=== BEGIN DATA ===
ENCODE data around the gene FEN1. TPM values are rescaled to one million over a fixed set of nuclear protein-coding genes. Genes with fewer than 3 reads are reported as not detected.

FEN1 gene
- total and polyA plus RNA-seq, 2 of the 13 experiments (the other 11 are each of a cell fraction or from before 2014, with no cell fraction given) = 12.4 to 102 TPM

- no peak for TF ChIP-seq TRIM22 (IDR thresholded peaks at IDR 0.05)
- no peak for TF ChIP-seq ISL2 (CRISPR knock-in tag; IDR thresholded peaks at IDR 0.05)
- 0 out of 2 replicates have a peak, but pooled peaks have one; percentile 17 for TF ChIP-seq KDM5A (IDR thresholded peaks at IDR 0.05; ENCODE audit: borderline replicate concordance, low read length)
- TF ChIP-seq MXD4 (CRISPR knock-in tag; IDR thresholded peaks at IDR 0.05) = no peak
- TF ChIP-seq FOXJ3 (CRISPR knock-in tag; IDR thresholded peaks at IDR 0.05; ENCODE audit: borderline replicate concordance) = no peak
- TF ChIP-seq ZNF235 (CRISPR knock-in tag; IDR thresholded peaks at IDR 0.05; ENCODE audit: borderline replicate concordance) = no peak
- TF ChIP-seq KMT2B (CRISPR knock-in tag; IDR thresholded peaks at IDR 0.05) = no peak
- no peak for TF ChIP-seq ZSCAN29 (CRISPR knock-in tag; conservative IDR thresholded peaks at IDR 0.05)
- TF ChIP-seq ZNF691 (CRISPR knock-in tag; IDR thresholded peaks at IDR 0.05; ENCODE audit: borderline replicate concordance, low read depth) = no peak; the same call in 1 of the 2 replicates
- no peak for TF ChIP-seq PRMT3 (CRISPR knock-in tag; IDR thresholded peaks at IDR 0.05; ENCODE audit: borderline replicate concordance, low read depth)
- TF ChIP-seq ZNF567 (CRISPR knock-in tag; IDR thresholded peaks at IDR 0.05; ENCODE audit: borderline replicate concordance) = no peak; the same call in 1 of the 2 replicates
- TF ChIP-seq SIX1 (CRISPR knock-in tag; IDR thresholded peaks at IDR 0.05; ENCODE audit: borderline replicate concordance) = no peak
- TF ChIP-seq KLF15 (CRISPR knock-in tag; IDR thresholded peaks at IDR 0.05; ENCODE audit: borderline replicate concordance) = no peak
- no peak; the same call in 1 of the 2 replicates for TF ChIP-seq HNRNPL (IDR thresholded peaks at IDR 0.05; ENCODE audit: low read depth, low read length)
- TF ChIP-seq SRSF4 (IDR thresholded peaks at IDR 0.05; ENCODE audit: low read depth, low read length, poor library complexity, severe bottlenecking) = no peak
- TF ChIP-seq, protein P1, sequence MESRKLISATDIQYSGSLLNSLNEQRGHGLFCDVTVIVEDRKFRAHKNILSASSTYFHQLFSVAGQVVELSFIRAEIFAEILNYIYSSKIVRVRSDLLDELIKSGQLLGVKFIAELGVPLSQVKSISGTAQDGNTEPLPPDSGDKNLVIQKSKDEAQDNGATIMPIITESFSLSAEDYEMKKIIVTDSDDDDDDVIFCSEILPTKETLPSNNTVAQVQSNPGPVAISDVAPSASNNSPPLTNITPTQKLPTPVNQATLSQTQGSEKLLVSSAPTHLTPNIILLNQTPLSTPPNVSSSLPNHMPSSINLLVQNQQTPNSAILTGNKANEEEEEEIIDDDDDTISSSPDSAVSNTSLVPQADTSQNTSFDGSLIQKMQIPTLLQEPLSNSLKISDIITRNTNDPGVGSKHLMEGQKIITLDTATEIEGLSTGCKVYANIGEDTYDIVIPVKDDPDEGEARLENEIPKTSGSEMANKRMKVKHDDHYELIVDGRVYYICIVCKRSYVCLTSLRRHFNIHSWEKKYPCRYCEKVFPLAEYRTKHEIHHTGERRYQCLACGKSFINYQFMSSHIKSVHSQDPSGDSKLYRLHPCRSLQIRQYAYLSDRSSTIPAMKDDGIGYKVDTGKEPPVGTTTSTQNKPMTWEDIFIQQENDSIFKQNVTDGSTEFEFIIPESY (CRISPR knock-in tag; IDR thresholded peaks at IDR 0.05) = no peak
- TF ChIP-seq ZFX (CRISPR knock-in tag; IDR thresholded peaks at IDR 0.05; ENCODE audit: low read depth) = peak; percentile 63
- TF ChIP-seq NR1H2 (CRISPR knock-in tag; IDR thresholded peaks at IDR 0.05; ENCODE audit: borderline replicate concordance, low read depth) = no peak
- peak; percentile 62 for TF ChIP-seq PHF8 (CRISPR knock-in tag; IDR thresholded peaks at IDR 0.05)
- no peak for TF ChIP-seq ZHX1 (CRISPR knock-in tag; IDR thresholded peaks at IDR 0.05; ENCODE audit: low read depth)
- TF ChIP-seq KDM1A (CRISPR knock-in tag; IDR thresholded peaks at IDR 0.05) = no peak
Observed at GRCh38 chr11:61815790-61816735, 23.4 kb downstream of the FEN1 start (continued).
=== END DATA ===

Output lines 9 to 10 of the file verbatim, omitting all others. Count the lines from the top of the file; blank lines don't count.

- TF ChIP-seq ZNF235 (CRISPR knock-in tag; IDR thresholded peaks at IDR 0.05; ENCODE audit: borderline replicate concordance) = no peak
- TF ChIP-seq KMT2B (CRISPR knock-in tag; IDR thresholded peaks at IDR 0.05) = no peak